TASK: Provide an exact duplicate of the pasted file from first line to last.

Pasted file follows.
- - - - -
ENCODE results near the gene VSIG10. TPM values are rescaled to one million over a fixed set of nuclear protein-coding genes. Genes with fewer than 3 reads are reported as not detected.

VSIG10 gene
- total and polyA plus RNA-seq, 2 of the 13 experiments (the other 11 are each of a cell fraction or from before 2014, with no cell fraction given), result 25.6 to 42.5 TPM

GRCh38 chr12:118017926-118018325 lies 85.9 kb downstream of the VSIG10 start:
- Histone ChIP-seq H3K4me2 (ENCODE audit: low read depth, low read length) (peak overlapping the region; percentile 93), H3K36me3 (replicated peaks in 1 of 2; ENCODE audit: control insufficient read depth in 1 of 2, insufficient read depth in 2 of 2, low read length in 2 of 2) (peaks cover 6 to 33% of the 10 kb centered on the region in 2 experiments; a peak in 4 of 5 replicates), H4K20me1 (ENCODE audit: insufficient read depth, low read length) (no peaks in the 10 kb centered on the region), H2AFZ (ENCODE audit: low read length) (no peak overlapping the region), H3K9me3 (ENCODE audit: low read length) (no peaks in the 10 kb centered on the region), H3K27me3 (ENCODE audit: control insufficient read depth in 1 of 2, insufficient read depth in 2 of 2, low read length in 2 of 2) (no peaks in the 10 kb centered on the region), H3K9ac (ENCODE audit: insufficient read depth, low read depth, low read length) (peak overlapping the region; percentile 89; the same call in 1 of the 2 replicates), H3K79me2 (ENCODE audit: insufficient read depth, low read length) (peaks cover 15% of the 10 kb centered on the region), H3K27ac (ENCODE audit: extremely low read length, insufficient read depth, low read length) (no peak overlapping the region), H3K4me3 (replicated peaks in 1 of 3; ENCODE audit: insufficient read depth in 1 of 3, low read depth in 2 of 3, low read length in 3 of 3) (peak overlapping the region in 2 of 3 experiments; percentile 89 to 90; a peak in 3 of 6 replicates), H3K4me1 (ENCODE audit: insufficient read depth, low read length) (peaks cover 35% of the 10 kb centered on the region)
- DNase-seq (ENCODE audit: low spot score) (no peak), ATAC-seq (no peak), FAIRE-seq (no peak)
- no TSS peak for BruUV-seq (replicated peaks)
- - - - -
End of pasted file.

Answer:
ENCODE results near the gene VSIG10. TPM values are rescaled to one million over a fixed set of nuclear protein-coding genes. Genes with fewer than 3 reads are reported as not detected.

VSIG10 gene
- total and polyA plus RNA-seq, 2 of the 13 experiments (the other 11 are each of a cell fraction or from before 2014, with no cell fraction given), result 25.6 to 42.5 TPM

GRCh38 chr12:118017926-118018325 lies 85.9 kb downstream of the VSIG10 start:
- Histone ChIP-seq H3K4me2 (ENCODE audit: low read depth, low read length) (peak overlapping the region; percentile 93), H3K36me3 (replicated peaks in 1 of 2; ENCODE audit: control insufficient read depth in 1 of 2, insufficient read depth in 2 of 2, low read length in 2 of 2) (peaks cover 6 to 33% of the 10 kb centered on the region in 2 experiments; a peak in 4 of 5 replicates), H4K20me1 (ENCODE audit: insufficient read depth, low read length) (no peaks in the 10 kb centered on the region), H2AFZ (ENCODE audit: low read length) (no peak overlapping the region), H3K9me3 (ENCODE audit: low read length) (no peaks in the 10 kb centered on the region), H3K27me3 (ENCODE audit: control insufficient read depth in 1 of 2, insufficient read depth in 2 of 2, low read length in 2 of 2) (no peaks in the 10 kb centered on the region), H3K9ac (ENCODE audit: insufficient read depth, low read depth, low read length) (peak overlapping the region; percentile 89; the same call in 1 of the 2 replicates), H3K79me2 (ENCODE audit: insufficient read depth, low read length) (peaks cover 15% of the 10 kb centered on the region), H3K27ac (ENCODE audit: extremely low read length, insufficient read depth, low read length) (no peak overlapping the region), H3K4me3 (replicated peaks in 1 of 3; ENCODE audit: insufficient read depth in 1 of 3, low read depth in 2 of 3, low read length in 3 of 3) (peak overlapping the region in 2 of 3 experiments; percentile 89 to 90; a peak in 3 of 6 replicates), H3K4me1 (ENCODE audit: insufficient read depth, low read length) (peaks cover 35% of the 10 kb centered on the region)
- DNase-seq (ENCODE audit: low spot score) (no peak), ATAC-seq (no peak), FAIRE-seq (no peak)
- no TSS peak for BruUV-seq (replicated peaks)